18th St George Bank Brisbane International Film Festival
Australia, July 30 - August 9 2009
Kenichi Okubo (Japan), Tim Millful (Australia), Tina Kaufman (Australia)
(Australia, 2009, 111 mins)
The St George Bank Brisbane International Film Festival has always been well-regarded for its generous hospitality and adventurous and exciting programme. There are some dramatic changes ahead for the festival in years to come—from a move in the 2010 calendar from late-July to late-November, to the very real possibility that in the first time in its eighteen-year history, the festival may need to find a new home as the Regent Cinemas face destruction.
This year, there is an extensive world cinema programme drawing in some extraordinary films from countries as diverse as the Czech Republic (Bathory), Uruguay (Gigante), and Sri Lanka (Flowers of the Sky); and the daring ASTERISKS* programme focuses on ‘a reappreciation of the physical properties of film’, and offers some disturbing and exciting imagery. This festival also never disappoints cult film fans, with its up-late programme Shock Corridor featuring films including the Norwegian zombie Nazi schlocker Dead Snow, and the ‘psychedelic hillbilly-gothic revenge piece’ White Lightnin’. While there are some special events screening at venues including the Australian Cinémathèque at GoMA and The Tivoli (QNFA Awards), nearly all of the festival is screening at The Regent Cinemas on the Queen St Mall, so this may have been one of our last opportunities to enjoy BIFF in the austerity of this Queensland treasure.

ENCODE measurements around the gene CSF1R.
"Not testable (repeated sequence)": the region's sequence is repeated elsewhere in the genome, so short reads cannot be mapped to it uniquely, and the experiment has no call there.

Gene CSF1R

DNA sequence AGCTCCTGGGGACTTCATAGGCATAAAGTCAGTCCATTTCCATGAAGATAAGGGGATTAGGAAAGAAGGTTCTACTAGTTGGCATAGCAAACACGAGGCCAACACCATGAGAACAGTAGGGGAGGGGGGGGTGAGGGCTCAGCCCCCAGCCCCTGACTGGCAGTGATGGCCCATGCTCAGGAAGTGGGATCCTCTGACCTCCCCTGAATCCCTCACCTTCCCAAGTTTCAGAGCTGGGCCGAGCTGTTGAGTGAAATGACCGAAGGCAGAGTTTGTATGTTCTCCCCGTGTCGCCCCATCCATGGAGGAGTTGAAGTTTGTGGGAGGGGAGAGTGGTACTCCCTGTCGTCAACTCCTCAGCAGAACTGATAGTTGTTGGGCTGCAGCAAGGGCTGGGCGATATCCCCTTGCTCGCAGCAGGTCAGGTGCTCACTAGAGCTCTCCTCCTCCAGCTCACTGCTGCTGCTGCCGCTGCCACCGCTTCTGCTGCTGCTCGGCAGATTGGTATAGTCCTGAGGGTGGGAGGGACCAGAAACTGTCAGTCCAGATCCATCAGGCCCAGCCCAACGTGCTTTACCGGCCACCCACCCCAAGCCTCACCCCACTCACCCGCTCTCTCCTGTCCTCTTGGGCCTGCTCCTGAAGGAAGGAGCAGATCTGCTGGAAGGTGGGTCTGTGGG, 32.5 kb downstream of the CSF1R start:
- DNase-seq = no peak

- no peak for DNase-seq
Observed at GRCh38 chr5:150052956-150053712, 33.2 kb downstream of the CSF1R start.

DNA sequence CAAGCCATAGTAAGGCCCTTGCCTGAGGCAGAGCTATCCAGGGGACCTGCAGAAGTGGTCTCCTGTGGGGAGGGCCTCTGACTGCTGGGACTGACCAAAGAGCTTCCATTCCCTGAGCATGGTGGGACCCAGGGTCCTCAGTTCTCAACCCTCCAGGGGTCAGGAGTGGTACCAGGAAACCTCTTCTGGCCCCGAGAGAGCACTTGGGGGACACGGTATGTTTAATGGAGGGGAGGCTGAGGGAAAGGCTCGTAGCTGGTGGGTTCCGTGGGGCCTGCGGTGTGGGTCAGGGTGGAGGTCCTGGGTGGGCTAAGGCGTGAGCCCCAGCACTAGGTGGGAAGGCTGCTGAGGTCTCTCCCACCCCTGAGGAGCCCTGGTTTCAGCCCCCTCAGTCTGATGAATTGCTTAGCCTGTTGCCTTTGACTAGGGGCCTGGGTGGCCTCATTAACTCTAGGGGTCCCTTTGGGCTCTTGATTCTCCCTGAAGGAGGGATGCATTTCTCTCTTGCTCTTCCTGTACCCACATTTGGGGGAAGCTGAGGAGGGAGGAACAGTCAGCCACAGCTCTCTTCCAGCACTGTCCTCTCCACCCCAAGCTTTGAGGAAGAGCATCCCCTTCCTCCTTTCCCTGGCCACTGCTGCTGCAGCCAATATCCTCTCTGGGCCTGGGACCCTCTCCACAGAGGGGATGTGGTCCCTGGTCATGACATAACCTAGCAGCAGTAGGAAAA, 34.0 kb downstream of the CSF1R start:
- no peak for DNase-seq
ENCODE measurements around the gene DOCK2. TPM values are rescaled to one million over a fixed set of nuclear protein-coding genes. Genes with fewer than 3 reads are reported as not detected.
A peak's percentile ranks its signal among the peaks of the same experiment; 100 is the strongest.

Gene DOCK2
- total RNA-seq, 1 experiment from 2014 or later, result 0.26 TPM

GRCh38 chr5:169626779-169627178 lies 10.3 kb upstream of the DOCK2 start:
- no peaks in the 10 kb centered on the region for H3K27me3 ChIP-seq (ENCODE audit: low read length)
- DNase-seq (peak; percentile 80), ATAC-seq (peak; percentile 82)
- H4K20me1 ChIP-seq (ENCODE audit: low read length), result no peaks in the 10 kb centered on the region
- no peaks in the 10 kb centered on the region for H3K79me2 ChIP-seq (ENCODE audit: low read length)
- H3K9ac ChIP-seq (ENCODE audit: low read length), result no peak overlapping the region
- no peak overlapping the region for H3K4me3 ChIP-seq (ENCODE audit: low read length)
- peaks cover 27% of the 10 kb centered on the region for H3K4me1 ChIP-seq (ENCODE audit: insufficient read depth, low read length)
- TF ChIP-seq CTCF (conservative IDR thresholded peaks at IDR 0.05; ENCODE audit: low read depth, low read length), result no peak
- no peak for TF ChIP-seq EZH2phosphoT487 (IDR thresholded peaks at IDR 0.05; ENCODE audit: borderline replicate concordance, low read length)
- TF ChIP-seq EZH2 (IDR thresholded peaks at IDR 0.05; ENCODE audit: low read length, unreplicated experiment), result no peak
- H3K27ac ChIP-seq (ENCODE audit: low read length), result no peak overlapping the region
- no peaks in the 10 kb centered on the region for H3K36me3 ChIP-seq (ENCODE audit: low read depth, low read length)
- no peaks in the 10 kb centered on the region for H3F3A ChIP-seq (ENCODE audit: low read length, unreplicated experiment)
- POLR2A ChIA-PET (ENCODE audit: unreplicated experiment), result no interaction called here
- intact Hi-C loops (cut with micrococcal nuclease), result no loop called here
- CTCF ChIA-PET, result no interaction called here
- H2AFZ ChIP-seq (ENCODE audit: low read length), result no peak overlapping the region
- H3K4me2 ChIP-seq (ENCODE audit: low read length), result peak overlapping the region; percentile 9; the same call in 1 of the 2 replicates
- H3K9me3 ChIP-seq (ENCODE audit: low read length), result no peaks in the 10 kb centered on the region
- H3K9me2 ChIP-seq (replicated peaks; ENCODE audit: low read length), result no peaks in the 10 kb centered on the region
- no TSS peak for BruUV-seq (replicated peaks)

The festival also supports four competitions: the FIPRESCI and NETPAC Awards; an Interfaith Award for promoting Humanitarian Values; and the Translink Cine Sparks Award, an Australian Film Festival for Young People Award that provides a voice for young Queensland filmmakers.
The FIPRESCI Jury—comprising Tina Kaufman (Australia), Ken-Ichi Okubo (Japan) and Tim Milfull (Australia)—considered a competition that included films from Iran, Australia, Sri Lanka, India, Turkey, the Philippines, Kazakhstan, Japan, and South Korea, before finally choosing Robert Connolly’s Balibo (2009) in recognition of the courage of both the filmmakers and their subjects—six brave, doomed journalists—who chose to seek answers to disturbing questions and, in turn, have prompted so many more. Happily for Connolly and his team, Balibo also was awarded the festival’s Interfaith Award. (Tim Milfull)
St George Bank Brisbane International Film Festival: www.stgeorgebiff.com.au